Television crews from NTV and CNN present at the Alkhan-Kala hospital taped a Russian military officer interrogating Yandiev. During the interrogation, the officer angrily scolds Yandiev for wearing a Russian army jacket and then tells his subordinates to execute him, saying, "Kill him, finish him, shoot him, damn it."69 A member of one of the television crews told Human Rights Watch that he saw Yandiev being put in an APC and taken away.70 The footage also shows Russian soldiers kicking Yandiev and other Chechens in their wounded legs.
Fatima Bazorkina has not been able to find her son. She did manage to track down several people who were with Yandiev at the Alkhan-Kala hospital at the time of the detention, and who had subsequently been released. None of these people had any information on his fate or whereabouts.71 In a November 24, 2000 response to an appeal to the military procuracy to look for her son, the Khankala military procuracy stated that the appeal had been sent to the military procuracy "without grounds" because "no involvement in the disappearance of Bazorkina's son of particular military servicemen is discovered."72 Despite her pleading to do so, as of December 8, 2000, procuracy officials had not opened a criminal investigation into Yandiev's "disappearance." The Memorial Human Rights Centre has sent the General Procuracy in Moscow a copy of a videotape, shot on February 2, 2000, that showed Yandiev in the custody of Russian troops.73
Chechnya has a maze of checkpoints74 run chiefly by federal forces where civilians are stopped for their identity documents. In forty-nine of the 113 "disappearance" cases documented by Human Rights Watch, the individual was stopped by soldiers or police officers either at or near a checkpoint.75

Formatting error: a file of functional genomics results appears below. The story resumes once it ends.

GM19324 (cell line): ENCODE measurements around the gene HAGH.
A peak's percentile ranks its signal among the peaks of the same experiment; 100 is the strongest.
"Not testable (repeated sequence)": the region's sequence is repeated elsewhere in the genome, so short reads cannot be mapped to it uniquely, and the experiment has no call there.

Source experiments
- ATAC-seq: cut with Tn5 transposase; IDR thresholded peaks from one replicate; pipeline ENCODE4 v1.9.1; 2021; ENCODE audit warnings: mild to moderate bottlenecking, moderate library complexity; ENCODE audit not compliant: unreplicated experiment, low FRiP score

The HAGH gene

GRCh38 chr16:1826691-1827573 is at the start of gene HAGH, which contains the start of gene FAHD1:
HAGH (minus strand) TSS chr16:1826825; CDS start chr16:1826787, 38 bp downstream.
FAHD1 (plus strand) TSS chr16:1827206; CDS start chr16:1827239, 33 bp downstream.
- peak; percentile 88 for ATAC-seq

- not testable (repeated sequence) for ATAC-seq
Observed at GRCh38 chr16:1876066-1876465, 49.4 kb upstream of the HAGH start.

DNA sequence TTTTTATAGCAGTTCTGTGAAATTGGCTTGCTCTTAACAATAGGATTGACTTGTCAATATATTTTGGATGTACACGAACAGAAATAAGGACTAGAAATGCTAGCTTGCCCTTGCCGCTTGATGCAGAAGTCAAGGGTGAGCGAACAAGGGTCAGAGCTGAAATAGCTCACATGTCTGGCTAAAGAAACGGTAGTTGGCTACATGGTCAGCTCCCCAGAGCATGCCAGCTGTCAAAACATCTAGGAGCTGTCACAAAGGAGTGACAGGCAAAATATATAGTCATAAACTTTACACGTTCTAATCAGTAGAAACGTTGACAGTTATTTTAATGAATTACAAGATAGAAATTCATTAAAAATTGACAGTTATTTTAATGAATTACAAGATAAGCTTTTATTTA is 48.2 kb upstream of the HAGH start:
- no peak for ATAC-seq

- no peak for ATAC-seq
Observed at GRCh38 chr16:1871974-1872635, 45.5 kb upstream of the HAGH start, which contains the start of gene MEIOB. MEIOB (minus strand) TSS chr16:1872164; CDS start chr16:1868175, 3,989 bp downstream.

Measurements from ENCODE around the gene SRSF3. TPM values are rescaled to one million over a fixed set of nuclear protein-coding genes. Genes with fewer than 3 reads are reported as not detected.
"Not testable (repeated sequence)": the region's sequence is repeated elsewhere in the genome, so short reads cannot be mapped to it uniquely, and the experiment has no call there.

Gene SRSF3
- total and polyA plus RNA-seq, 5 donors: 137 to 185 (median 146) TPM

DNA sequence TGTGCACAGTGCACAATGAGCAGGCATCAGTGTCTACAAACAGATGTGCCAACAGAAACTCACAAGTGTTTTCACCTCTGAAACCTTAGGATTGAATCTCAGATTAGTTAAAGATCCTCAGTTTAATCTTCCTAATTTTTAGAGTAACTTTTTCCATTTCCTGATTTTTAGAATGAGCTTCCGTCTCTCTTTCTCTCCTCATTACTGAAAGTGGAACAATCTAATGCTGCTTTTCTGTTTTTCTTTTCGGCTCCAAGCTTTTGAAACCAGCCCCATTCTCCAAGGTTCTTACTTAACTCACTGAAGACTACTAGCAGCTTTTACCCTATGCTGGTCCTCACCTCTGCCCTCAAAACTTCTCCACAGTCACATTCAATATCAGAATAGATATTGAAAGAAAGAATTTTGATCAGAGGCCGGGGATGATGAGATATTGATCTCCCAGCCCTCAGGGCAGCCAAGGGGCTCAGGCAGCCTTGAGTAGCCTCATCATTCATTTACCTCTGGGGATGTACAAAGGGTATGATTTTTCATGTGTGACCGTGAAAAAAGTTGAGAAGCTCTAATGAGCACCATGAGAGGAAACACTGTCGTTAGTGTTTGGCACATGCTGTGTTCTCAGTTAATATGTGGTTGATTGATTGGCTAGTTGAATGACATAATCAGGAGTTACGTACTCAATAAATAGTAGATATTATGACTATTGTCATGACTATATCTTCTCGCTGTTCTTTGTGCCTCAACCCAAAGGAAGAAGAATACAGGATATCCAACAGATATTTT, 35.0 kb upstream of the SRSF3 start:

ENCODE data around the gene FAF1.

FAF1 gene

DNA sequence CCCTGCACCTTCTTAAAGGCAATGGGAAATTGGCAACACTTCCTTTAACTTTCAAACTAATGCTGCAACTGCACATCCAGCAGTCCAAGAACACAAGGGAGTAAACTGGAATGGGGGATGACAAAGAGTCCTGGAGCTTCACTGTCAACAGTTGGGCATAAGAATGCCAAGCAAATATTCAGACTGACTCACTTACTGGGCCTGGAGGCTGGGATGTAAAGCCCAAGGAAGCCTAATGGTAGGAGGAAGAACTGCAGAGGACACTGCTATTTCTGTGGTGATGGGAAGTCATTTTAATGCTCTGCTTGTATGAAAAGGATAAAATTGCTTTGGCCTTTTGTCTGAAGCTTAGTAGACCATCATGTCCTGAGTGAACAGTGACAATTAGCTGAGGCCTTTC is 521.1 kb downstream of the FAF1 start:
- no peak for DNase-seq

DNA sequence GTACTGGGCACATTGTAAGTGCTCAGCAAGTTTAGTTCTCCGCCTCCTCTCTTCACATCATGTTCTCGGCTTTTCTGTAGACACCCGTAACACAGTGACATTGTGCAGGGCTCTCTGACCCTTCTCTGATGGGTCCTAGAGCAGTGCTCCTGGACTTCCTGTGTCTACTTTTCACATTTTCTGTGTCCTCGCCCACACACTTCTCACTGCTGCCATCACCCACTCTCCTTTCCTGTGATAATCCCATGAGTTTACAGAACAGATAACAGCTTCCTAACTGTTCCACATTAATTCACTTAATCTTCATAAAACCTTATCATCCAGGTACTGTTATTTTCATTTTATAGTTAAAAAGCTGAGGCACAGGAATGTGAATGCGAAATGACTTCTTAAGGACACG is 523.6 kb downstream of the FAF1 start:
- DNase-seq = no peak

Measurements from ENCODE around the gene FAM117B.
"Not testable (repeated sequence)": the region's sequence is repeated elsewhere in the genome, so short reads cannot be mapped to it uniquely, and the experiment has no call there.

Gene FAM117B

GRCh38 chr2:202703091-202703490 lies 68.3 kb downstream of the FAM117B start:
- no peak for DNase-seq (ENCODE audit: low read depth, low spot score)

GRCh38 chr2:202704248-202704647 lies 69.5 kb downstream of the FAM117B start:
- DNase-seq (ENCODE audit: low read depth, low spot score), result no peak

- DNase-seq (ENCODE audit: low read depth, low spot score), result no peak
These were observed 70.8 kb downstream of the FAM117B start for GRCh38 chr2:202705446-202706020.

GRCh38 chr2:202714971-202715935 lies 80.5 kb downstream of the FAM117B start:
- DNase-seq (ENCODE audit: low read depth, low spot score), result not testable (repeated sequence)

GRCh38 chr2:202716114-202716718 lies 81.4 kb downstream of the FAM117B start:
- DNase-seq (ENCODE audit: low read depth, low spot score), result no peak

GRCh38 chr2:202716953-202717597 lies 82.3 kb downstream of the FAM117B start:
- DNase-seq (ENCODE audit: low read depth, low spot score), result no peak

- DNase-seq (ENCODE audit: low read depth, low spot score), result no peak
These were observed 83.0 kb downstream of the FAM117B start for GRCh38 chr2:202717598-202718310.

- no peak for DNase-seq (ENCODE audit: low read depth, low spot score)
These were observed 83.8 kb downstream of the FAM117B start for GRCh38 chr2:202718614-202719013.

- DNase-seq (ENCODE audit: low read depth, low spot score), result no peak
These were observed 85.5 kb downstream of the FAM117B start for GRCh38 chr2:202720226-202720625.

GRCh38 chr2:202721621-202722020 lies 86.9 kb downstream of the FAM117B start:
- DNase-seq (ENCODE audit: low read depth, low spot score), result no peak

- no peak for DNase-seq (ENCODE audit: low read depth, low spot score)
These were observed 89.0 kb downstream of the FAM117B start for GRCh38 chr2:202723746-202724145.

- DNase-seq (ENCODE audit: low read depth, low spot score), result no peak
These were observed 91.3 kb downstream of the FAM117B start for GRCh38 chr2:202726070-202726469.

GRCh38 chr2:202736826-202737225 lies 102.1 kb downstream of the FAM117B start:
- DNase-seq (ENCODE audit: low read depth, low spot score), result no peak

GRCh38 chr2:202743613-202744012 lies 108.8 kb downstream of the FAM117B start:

On December 17, 2000, at around 3:00 p.m., Said-Khusein Imakaev, a dentist by training, was driving to his home in Starye Atagi when masked federal soldiers on the road from Novye Atagi stopped his car. Marzet Imakaeva, Imakaev's mother, spoke to several women who had been traveling in a car behind her son's, and who had witnessed his detention.76 According to Imakaeva, the women told her that Imakaev got out of the car and put his hands on the hood; the masked soldiers, however, reportedly did not frisk him or check his identity documents. They threw him in a car without a license plate. When the women traveling in the next car-at least one of whom knew Imakaev-got out to plead with the soldiers to let Imakaev go, the soldiers started shooting. Two of the soldiers took off their masks and got into Imakaev's car, after which both cars drove off.
They all say: "Our people didn't take him, our people didn't take him." "The FSB didn't take him," "the GRU didn't take him," "the MVD didn't take him." You get the impression that extra-terrestrials seized my son.
As of this writing, Said-Khusein's parents have not received any further information on the fate of their son.
At approximately 2:00 p.m. on December 18, 2000, Russian soldiers detained Adam Davletukaev (age nineteen) and Sula Katsiev as they were crossing a bridge over the Sunzha river in Alkhan-Kala. They drove the two away in military vehicles in the direction of Urus-Martan. According to Razet Mishaeva, Davletukaev's aunt, several taxi drivers standing near the bridge saw the detention and informed Davletukaev's parents.77